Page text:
Three Components of Emotion – Emotion (PSY)

by Tarry Ahuja, PhD

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    00:00 Okay, let's get into how we really respond to the world around us.

    00:05 So typically we were talking about is emotion.

    00:07 And we are going to walk through the three main components of what makes up emotion.

    00:12 So emotion is made up of three main components.

    00:15 The first being the physiological component.

    00:18 How does your body react to a stressor? The second is the behavioral component or our action in response to that stressor.

    00:26 And third is the cognitive component.

    00:28 Or mentally how is that we react to that stressor.

    00:32 So collectively these three together will create the emotion that we impart.

    00:36 So the first component I'm going to look at is physiological arousal.

    00:41 Physiological arousal refers how does your body's internal state changes in response to that stressor.

    00:48 So when you think of arousal, a lot of times you might think of say, sexual arousal.

    00:53 What we're talking about here is a larger umbrella term looking at the physiological arousal.

    00:59 A sexual arousal would fall underneath that.

    01:01 But we're talking about things as well as that.

    01:04 The second are the behavior reactions to the emotion.

    01:08 Which includes how we express our behavior.

    01:10 And then finally the cognitive aspect involves how we're going to interpret a situation that's in front of us.

    01:16 Those three together will shape our emotion.

    01:20 So as I walk through an example for you.

    01:22 So, two different scenarios, I'm going to walk through how each component is going to react and respond to that scenario.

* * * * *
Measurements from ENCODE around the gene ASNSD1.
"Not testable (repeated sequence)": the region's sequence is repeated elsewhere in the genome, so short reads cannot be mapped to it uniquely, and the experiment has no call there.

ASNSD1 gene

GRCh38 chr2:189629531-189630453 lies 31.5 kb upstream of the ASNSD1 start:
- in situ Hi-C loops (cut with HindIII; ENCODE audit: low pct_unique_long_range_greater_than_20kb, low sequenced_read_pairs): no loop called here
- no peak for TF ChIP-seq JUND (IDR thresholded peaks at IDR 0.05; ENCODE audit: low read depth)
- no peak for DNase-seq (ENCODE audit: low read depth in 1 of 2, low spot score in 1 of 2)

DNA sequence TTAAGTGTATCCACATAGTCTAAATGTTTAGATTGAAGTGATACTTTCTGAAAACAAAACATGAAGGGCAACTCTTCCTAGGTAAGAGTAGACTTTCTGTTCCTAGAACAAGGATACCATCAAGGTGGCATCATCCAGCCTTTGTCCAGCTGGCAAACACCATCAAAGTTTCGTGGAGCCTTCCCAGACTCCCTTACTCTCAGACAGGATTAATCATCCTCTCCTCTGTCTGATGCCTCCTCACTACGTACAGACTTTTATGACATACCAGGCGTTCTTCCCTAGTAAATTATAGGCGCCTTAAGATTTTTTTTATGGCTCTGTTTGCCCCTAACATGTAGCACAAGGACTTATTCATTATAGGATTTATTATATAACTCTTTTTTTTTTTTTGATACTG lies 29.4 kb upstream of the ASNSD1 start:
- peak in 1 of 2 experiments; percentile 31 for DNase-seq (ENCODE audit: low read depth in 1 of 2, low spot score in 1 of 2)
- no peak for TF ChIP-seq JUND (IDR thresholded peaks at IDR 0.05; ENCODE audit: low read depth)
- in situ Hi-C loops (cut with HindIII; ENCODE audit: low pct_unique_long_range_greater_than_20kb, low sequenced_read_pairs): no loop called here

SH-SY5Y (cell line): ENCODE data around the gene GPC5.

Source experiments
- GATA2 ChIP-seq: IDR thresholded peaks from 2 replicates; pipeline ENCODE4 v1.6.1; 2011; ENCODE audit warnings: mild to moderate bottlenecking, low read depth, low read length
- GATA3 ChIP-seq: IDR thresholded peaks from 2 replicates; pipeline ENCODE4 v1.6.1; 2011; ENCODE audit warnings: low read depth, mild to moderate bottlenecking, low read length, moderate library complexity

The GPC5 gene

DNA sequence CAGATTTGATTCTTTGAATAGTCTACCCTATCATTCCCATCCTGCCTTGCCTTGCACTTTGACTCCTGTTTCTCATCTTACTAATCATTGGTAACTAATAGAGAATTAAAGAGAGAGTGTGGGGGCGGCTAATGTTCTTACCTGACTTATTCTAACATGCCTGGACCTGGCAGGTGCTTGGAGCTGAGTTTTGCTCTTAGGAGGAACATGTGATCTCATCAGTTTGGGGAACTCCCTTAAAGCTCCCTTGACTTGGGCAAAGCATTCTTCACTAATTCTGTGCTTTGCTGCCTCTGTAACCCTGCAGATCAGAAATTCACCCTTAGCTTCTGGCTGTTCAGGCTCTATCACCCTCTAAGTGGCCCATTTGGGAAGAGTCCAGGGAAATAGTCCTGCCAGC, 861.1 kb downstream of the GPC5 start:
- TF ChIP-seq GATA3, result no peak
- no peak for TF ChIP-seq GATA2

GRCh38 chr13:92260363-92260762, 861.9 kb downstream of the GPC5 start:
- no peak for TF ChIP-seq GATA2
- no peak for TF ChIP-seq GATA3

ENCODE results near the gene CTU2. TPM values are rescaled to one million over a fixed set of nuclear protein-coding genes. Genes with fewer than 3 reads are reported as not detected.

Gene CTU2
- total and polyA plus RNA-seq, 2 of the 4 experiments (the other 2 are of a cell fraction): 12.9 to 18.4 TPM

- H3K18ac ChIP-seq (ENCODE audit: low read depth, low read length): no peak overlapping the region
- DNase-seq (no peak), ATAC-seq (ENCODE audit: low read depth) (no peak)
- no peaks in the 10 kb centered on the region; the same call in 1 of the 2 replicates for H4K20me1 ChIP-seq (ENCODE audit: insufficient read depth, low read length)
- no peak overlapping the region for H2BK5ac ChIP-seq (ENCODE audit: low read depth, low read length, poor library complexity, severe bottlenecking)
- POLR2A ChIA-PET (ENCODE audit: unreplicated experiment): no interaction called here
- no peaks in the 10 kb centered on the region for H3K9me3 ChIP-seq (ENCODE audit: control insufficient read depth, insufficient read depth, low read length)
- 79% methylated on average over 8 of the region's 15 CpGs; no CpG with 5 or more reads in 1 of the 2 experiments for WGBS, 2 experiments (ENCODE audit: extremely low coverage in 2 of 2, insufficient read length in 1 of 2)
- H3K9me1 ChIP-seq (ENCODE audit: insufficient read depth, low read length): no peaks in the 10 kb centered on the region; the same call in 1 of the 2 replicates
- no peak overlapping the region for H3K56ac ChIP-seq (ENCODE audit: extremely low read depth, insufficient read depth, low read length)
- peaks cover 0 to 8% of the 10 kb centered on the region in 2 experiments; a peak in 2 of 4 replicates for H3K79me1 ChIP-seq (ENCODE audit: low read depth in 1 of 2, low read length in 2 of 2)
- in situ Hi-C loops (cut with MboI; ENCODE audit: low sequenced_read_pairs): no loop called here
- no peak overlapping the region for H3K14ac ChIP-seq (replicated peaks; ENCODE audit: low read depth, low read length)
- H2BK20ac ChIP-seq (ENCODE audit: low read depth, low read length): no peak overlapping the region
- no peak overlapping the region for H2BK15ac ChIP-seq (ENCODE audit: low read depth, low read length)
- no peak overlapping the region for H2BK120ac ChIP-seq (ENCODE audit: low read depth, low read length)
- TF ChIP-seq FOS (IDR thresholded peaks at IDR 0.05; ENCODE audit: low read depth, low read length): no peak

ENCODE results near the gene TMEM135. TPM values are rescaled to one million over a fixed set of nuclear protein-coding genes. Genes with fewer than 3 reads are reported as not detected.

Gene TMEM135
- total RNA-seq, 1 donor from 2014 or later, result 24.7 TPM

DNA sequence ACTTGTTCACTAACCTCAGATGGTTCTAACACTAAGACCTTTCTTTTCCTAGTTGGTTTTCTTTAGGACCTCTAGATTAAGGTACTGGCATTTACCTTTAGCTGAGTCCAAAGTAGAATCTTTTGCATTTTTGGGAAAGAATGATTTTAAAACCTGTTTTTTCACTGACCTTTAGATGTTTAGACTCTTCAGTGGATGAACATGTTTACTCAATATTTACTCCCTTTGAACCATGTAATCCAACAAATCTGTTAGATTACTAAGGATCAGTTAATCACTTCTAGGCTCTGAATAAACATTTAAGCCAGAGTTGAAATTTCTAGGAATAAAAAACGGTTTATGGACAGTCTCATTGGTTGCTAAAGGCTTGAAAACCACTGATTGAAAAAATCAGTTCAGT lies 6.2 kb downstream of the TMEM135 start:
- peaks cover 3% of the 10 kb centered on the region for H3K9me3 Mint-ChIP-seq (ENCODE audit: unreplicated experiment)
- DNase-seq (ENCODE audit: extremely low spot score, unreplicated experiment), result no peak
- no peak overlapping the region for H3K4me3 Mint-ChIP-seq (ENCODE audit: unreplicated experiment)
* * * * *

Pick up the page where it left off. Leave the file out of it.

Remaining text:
01:30 So scenario number 1.

    01:32 You are going for a walk.

    01:35 And you had to take a shortcut to the forest.

    01:38 Now, as you're walking through the forest.

    01:41 you are faced in front a large man-eating brown hairy bear.

    01:48 Okay, so what's going to happen to you physiologically.

    01:51 Physiologically you are going to have increased heart rate.

    01:54 You are going to see an increase in blood pressure.

    01:56 Your breathing might increase.

    01:58 You might start to sweat profusely.

    02:00 Typically reactions to a bear that you might have, right.

    02:03 Behaviorally what's going to happen, you are going to start swearing, right.

    02:08 I love swearing.

    02:09 I swear my brains out.

    02:10 You are going to arms in the air and you are going to have a complete behavior melt down.

    02:15 Cognitively what's happening in the brain, how are you assessing the situation.

    02:19 Like most people you are saying.

    02:21 "Oh, my god! This bear is going to kill me." "What should I do?" And you've heard this term before when you're faced with a situation like that, as you say "My life flashed before my eyes." And that's exactly what happens as you start thinking of all the important things.

    02:34 You think about your childhood.

    02:36 You think about your mother.

    02:37 You think about that little red bike that you wish you had.

    02:40 All of this happens very quickly.

    02:42 And that's your brain interpreting the situation of this man-eating brown hairy bear.